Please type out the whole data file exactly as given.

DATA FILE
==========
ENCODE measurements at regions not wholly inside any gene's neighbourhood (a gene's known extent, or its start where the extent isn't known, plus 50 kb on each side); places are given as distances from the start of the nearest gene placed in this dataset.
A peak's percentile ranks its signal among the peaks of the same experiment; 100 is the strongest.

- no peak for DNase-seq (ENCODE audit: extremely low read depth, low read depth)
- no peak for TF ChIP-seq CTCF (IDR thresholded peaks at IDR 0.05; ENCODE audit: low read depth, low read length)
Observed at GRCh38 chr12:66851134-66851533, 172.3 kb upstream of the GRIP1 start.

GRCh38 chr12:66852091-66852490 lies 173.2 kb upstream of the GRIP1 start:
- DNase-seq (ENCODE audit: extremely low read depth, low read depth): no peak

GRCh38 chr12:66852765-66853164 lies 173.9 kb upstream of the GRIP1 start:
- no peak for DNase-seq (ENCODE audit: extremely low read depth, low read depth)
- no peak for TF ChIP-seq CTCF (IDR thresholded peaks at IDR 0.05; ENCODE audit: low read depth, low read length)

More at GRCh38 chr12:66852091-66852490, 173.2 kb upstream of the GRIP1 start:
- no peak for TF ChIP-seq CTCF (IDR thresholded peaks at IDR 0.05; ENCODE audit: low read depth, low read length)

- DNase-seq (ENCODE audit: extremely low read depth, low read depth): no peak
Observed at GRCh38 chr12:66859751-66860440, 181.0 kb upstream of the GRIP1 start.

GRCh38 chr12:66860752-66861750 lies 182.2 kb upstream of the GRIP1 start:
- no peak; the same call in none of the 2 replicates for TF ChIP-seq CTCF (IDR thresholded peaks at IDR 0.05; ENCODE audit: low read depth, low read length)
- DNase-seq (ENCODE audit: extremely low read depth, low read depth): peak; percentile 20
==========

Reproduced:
ENCODE measurements at regions not wholly inside any gene's neighbourhood (a gene's known extent, or its start where the extent isn't known, plus 50 kb on each side); places are given as distances from the start of the nearest gene placed in this dataset.
A peak's percentile ranks its signal among the peaks of the same experiment; 100 is the strongest.

- no peak for DNase-seq (ENCODE audit: extremely low read depth, low read depth)
- no peak for TF ChIP-seq CTCF (IDR thresholded peaks at IDR 0.05; ENCODE audit: low read depth, low read length)
Observed at GRCh38 chr12:66851134-66851533, 172.3 kb upstream of the GRIP1 start.

GRCh38 chr12:66852091-66852490 lies 173.2 kb upstream of the GRIP1 start:
- DNase-seq (ENCODE audit: extremely low read depth, low read depth): no peak

GRCh38 chr12:66852765-66853164 lies 173.9 kb upstream of the GRIP1 start:
- no peak for DNase-seq (ENCODE audit: extremely low read depth, low read depth)
- no peak for TF ChIP-seq CTCF (IDR thresholded peaks at IDR 0.05; ENCODE audit: low read depth, low read length)

More at GRCh38 chr12:66852091-66852490, 173.2 kb upstream of the GRIP1 start:
- no peak for TF ChIP-seq CTCF (IDR thresholded peaks at IDR 0.05; ENCODE audit: low read depth, low read length)

- DNase-seq (ENCODE audit: extremely low read depth, low read depth): no peak
Observed at GRCh38 chr12:66859751-66860440, 181.0 kb upstream of the GRIP1 start.

GRCh38 chr12:66860752-66861750 lies 182.2 kb upstream of the GRIP1 start:
- no peak; the same call in none of the 2 replicates for TF ChIP-seq CTCF (IDR thresholded peaks at IDR 0.05; ENCODE audit: low read depth, low read length)
- DNase-seq (ENCODE audit: extremely low read depth, low read depth): peak; percentile 20